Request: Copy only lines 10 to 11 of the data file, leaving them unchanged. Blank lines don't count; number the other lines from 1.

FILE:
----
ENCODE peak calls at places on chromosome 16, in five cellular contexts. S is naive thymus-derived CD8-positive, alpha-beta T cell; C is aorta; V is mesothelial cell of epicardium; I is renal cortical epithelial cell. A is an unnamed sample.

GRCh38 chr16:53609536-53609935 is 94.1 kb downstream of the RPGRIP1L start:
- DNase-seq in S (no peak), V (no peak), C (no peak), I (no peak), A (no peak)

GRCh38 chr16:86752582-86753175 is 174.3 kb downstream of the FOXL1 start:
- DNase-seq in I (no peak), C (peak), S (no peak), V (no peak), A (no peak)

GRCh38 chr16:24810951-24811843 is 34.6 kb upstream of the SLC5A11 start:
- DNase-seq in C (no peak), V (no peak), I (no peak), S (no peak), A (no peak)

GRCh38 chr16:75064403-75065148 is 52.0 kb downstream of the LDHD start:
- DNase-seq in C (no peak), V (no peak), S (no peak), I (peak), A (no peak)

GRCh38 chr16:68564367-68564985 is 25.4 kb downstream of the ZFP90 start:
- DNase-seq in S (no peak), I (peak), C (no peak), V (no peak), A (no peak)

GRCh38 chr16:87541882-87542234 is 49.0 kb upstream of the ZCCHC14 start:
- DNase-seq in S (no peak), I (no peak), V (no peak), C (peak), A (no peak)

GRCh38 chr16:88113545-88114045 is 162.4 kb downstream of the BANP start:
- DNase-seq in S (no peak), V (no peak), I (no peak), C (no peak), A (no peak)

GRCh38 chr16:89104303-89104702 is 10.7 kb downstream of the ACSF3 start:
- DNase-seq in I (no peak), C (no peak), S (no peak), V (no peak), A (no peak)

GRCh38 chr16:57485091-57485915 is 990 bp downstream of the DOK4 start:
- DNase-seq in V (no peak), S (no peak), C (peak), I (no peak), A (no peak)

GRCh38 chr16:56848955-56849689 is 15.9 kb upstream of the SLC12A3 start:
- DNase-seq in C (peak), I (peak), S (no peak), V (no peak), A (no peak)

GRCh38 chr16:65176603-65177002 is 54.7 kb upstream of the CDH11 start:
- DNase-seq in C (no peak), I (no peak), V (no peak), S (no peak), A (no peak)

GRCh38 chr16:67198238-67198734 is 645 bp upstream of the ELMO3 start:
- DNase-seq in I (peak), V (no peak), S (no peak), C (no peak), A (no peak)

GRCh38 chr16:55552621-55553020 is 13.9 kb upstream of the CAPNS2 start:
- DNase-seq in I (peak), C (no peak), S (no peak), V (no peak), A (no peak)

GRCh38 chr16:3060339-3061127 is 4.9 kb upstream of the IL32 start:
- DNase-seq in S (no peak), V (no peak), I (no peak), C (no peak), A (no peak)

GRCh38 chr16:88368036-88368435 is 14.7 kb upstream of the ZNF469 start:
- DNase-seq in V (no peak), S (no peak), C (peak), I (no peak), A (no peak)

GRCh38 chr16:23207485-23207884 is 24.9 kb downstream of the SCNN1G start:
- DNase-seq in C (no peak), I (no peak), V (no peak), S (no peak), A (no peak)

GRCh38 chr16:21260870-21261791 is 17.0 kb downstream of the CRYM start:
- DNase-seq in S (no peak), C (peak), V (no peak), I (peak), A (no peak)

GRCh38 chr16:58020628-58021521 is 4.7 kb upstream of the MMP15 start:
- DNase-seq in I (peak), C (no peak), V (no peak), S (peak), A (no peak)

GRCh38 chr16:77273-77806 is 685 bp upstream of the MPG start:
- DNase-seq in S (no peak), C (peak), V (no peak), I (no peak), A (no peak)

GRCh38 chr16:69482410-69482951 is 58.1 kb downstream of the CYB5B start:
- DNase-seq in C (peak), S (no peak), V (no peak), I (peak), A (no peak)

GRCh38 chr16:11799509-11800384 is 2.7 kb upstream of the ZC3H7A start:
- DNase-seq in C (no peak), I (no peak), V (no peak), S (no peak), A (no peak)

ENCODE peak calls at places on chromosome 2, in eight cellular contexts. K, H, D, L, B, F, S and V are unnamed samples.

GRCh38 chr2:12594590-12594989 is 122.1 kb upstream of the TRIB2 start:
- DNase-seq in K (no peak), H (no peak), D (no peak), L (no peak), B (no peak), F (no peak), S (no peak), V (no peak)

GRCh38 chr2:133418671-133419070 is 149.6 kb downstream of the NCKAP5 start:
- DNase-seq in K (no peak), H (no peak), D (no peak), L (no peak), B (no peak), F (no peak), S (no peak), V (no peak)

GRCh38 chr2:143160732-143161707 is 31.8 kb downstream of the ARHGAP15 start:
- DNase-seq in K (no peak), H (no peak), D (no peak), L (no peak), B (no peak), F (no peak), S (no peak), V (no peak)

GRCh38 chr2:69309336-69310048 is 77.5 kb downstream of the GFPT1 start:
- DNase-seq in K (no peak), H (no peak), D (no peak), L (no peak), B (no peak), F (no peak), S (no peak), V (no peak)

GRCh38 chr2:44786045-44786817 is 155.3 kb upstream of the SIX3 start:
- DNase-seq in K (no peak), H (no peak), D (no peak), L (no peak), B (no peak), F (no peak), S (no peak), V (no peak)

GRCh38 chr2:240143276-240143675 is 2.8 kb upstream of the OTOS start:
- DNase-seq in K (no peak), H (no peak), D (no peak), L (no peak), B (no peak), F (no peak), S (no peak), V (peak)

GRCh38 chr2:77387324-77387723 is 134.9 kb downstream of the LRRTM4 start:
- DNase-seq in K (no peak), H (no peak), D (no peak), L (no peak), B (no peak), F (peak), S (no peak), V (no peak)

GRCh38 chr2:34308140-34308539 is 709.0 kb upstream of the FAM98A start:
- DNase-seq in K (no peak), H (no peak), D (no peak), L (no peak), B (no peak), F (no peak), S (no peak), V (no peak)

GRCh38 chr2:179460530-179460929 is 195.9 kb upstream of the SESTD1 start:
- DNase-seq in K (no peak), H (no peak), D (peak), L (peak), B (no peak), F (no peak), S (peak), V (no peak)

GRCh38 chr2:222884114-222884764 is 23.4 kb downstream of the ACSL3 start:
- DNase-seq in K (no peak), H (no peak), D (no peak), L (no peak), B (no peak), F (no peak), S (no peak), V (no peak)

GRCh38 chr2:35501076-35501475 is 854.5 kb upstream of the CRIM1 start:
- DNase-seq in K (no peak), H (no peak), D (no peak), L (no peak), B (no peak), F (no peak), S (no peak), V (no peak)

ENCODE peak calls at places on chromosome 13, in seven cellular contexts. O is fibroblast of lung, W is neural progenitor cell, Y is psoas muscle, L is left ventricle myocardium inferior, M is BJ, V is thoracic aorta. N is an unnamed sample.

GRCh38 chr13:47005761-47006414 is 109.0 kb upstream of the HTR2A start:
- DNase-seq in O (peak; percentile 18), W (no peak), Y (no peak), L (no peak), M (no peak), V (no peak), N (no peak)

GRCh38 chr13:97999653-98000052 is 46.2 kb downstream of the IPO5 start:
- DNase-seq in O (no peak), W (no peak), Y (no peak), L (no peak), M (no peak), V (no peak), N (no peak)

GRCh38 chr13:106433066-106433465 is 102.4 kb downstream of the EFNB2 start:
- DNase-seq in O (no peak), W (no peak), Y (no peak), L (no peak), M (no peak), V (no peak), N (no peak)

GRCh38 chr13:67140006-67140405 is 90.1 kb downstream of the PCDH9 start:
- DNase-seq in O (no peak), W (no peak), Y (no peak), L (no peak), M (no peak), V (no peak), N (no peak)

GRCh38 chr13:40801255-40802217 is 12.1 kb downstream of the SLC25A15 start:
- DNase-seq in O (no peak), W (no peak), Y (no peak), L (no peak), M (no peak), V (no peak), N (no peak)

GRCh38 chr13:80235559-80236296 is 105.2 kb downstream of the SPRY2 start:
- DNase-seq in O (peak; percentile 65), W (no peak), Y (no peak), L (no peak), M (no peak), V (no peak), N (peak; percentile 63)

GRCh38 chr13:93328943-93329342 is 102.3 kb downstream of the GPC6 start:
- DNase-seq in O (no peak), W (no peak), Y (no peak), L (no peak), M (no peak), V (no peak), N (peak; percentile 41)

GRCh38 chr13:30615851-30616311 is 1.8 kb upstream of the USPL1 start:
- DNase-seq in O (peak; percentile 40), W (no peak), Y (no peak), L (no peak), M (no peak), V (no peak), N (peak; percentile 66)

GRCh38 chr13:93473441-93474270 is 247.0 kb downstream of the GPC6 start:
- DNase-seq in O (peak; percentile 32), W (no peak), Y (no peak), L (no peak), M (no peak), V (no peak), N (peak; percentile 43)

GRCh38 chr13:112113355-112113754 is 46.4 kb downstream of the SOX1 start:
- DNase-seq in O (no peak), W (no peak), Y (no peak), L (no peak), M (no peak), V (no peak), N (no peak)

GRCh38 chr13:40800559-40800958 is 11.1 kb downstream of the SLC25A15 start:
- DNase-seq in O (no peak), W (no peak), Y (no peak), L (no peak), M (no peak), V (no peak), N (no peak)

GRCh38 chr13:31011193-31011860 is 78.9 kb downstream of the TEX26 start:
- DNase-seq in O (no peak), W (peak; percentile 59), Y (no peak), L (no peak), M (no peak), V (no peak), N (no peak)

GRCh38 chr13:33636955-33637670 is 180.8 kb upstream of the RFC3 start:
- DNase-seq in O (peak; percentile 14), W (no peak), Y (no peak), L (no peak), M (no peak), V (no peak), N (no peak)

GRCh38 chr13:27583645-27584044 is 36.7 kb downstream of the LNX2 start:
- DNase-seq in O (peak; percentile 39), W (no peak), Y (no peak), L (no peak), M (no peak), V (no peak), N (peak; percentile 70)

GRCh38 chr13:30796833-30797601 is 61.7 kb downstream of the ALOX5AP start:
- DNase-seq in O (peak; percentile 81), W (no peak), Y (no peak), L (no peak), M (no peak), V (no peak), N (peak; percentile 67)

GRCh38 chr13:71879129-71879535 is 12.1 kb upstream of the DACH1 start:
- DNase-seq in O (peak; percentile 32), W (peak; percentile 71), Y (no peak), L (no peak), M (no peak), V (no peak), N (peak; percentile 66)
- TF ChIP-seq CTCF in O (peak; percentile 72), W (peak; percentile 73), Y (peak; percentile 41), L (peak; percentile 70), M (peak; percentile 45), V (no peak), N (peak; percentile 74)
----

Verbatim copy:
GRCh38 chr16:68564367-68564985 is 25.4 kb downstream of the ZFP90 start:
- DNase-seq in S (no peak), I (peak), C (no peak), V (no peak), A (no peak)